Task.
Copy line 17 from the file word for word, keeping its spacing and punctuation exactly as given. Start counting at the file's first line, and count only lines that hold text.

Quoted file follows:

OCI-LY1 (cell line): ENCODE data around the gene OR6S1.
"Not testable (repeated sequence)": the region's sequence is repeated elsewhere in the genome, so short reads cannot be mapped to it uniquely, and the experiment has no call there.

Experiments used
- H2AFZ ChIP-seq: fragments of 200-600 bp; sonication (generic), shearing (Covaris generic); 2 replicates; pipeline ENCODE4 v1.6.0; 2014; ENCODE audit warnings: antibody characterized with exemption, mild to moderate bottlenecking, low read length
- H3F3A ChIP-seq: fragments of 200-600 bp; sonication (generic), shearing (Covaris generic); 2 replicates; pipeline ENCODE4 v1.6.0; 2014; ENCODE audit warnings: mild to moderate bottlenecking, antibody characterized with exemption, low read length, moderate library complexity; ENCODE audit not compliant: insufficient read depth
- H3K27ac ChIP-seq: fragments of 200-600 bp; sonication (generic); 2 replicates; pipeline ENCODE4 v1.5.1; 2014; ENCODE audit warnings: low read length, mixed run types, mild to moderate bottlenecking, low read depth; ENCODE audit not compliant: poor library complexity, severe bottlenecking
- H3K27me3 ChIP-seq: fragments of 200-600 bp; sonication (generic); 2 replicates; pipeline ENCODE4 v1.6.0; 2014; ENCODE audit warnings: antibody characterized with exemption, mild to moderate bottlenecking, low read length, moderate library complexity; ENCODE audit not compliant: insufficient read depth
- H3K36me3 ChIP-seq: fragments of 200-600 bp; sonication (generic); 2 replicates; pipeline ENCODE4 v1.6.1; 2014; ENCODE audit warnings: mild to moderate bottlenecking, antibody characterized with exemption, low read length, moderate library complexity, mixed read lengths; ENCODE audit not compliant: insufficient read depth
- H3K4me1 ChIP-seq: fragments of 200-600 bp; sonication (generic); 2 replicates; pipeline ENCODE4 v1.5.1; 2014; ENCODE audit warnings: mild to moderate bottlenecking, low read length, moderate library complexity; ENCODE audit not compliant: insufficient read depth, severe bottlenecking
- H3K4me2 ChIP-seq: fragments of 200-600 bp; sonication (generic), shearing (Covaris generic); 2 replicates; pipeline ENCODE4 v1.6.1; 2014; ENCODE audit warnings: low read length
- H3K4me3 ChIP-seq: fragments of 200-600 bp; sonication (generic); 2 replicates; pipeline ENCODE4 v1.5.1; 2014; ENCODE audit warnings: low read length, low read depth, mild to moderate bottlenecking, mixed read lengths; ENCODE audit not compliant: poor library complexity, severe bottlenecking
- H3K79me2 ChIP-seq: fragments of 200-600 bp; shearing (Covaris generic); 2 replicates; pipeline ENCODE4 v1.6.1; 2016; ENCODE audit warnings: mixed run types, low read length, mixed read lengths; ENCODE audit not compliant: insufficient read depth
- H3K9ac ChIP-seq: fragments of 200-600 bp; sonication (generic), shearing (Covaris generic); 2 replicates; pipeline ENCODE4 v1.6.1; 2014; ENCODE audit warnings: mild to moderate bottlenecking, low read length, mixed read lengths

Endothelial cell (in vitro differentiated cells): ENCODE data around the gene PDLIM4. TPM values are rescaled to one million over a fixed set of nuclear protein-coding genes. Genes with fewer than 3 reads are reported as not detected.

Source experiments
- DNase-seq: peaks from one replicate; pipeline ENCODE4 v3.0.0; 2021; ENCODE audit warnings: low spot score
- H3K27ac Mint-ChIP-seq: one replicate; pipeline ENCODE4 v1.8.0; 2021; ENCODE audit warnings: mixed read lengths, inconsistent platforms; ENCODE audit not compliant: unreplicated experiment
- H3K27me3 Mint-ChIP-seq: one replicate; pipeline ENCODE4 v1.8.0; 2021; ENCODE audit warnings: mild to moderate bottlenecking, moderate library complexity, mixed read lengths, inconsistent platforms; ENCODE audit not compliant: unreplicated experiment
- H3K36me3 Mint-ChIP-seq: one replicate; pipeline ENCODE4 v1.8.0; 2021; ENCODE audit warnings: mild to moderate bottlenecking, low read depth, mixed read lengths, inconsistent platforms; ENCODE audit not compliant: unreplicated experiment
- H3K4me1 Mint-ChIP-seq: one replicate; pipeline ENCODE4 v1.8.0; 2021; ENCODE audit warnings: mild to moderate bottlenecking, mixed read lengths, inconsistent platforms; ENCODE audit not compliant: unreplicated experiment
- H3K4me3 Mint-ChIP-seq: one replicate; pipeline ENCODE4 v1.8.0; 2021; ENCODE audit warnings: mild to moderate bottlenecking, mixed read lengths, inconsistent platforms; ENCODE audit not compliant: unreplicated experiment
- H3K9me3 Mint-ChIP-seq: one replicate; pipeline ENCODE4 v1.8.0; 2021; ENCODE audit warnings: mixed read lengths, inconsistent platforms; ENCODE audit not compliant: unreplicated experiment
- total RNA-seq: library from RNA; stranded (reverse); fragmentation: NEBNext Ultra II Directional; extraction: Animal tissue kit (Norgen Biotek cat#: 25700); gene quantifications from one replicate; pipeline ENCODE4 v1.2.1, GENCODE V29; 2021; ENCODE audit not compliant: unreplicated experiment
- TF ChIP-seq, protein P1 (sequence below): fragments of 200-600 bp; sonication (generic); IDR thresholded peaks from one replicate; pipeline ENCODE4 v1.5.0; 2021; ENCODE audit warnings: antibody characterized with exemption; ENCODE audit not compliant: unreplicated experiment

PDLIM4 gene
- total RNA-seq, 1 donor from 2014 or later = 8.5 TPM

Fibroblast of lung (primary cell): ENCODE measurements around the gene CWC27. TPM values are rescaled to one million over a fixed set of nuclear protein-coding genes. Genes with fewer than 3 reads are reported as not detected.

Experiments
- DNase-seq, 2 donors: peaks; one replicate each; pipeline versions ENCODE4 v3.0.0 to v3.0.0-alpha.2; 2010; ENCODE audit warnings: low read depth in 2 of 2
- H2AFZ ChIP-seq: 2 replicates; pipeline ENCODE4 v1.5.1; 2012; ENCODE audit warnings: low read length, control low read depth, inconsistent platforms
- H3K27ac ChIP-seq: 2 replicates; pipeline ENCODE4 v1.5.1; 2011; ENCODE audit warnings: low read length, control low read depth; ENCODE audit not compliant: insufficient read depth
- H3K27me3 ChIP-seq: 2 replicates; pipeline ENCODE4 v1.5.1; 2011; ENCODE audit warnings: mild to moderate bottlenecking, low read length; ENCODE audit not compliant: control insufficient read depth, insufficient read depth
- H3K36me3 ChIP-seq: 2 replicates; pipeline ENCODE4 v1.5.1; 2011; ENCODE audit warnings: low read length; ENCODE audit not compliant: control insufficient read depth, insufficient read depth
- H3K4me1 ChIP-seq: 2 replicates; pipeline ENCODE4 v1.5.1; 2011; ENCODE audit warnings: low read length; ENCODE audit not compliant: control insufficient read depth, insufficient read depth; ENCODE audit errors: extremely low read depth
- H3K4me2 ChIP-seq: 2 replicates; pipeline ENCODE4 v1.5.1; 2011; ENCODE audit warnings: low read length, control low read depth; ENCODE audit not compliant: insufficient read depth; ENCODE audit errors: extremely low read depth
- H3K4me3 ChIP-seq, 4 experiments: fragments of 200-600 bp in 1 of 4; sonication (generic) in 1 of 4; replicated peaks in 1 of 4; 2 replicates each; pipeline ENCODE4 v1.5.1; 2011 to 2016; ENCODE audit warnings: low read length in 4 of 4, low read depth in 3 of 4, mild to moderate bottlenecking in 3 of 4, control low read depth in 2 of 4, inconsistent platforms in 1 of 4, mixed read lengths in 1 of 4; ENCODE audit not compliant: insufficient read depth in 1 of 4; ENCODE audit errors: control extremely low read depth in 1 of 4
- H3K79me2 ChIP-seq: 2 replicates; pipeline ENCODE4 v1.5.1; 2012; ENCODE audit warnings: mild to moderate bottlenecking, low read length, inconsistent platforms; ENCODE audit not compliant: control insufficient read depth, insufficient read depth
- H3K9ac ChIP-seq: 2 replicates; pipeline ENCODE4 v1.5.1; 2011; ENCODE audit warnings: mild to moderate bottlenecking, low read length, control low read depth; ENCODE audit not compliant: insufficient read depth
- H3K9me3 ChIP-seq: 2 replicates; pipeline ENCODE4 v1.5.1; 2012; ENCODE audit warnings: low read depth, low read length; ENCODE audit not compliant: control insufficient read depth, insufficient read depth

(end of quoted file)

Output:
- H3K27ac Mint-ChIP-seq: one replicate; pipeline ENCODE4 v1.8.0; 2021; ENCODE audit warnings: mixed read lengths, inconsistent platforms; ENCODE audit not compliant: unreplicated experiment